Flying Saucer (May, 1951)

Flying Saucer is for advertising purposes only. Walter Galonska, left, of Germany, spent a year building it. Since free-flying machines are verboten to Germans, Galonska anchors it with a steel cable. An electric motor drives the two contra-rotating propellers. Here he shows it to Dr. Ursinus, glider plane experimenter.

  1. Kosher Ham says: January 11, 201212:44 pm

    I wonder when it came legal for the Germans to resume powered flight– perhaps in the mid fifties. I would imagine Japan was under a similar restriction at the time.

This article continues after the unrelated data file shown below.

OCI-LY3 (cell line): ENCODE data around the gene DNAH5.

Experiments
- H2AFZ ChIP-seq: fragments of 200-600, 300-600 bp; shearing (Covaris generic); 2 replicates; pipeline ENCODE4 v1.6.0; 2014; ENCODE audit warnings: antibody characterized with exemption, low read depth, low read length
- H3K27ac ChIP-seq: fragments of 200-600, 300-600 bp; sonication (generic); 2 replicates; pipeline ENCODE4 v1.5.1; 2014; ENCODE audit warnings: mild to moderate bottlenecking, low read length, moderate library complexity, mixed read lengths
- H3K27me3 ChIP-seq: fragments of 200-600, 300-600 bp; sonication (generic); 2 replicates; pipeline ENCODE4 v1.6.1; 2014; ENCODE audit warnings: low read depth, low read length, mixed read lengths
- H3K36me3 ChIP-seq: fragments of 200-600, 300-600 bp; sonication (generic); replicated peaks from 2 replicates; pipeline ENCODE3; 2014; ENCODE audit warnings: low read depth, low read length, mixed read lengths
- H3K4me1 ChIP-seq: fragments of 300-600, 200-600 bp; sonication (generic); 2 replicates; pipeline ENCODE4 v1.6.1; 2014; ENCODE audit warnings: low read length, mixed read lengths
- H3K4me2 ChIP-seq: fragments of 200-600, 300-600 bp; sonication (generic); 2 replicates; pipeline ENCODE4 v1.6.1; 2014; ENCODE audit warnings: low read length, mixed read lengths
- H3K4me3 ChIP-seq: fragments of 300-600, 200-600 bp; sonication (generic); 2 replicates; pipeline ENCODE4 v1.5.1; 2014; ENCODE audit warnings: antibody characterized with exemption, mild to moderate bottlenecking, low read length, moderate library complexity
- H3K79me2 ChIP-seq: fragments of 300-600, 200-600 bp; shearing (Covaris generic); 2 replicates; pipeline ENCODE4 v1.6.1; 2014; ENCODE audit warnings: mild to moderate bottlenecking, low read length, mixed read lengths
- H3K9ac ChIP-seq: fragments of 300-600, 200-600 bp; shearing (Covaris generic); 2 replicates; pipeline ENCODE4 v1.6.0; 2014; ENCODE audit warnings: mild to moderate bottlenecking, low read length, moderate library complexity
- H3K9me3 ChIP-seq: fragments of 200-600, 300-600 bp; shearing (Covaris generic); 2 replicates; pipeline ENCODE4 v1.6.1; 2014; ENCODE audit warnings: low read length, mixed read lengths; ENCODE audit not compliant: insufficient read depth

2. Jari says: January 12, 201211:45 am

    Kosher Ham: Civilian flight was restricted, not totally banned. R&D was forbidden during that era. Military flights resumed in 1955, when West-Germany joined the NATO. In Japan it was lifted in 1952. Or that’s what the web claims.

  3. Kosher Ham says: January 12, 20121:44 pm

    That sounds right for the dates of the respective peace treaties. Everyone remembers the end of WW II (the surrender), however the war is not completely over until the peace treaty is also signed years later.

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